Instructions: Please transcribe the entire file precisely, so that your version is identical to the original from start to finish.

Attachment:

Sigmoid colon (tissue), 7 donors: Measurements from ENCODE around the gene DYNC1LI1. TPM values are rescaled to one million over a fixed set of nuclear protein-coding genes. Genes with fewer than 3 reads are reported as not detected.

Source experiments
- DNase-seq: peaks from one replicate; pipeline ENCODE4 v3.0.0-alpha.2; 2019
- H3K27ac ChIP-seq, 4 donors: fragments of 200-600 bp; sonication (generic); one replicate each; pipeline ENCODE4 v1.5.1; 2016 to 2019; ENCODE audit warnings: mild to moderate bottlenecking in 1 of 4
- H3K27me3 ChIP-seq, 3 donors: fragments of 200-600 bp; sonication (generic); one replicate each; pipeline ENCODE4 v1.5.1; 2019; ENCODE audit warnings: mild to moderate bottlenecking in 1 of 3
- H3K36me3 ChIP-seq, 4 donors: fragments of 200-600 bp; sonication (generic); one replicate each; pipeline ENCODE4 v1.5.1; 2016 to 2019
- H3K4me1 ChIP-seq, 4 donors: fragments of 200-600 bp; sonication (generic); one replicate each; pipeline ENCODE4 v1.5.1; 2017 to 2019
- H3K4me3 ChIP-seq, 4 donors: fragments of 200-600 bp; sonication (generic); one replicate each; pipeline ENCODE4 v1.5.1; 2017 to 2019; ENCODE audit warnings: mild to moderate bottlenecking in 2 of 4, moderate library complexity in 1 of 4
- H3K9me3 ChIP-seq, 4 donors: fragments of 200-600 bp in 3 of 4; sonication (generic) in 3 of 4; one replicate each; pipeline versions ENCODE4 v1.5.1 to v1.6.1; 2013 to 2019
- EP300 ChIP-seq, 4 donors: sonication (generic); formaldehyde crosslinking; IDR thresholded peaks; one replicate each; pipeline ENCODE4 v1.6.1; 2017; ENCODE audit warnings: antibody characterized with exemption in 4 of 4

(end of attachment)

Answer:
Sigmoid colon (tissue), 7 donors: Measurements from ENCODE around the gene DYNC1LI1. TPM values are rescaled to one million over a fixed set of nuclear protein-coding genes. Genes with fewer than 3 reads are reported as not detected.

Source experiments
- DNase-seq: peaks from one replicate; pipeline ENCODE4 v3.0.0-alpha.2; 2019
- H3K27ac ChIP-seq, 4 donors: fragments of 200-600 bp; sonication (generic); one replicate each; pipeline ENCODE4 v1.5.1; 2016 to 2019; ENCODE audit warnings: mild to moderate bottlenecking in 1 of 4
- H3K27me3 ChIP-seq, 3 donors: fragments of 200-600 bp; sonication (generic); one replicate each; pipeline ENCODE4 v1.5.1; 2019; ENCODE audit warnings: mild to moderate bottlenecking in 1 of 3
- H3K36me3 ChIP-seq, 4 donors: fragments of 200-600 bp; sonication (generic); one replicate each; pipeline ENCODE4 v1.5.1; 2016 to 2019
- H3K4me1 ChIP-seq, 4 donors: fragments of 200-600 bp; sonication (generic); one replicate each; pipeline ENCODE4 v1.5.1; 2017 to 2019
- H3K4me3 ChIP-seq, 4 donors: fragments of 200-600 bp; sonication (generic); one replicate each; pipeline ENCODE4 v1.5.1; 2017 to 2019; ENCODE audit warnings: mild to moderate bottlenecking in 2 of 4, moderate library complexity in 1 of 4
- H3K9me3 ChIP-seq, 4 donors: fragments of 200-600 bp in 3 of 4; sonication (generic) in 3 of 4; one replicate each; pipeline versions ENCODE4 v1.5.1 to v1.6.1; 2013 to 2019
- EP300 ChIP-seq, 4 donors: sonication (generic); formaldehyde crosslinking; IDR thresholded peaks; one replicate each; pipeline ENCODE4 v1.6.1; 2017; ENCODE audit warnings: antibody characterized with exemption in 4 of 4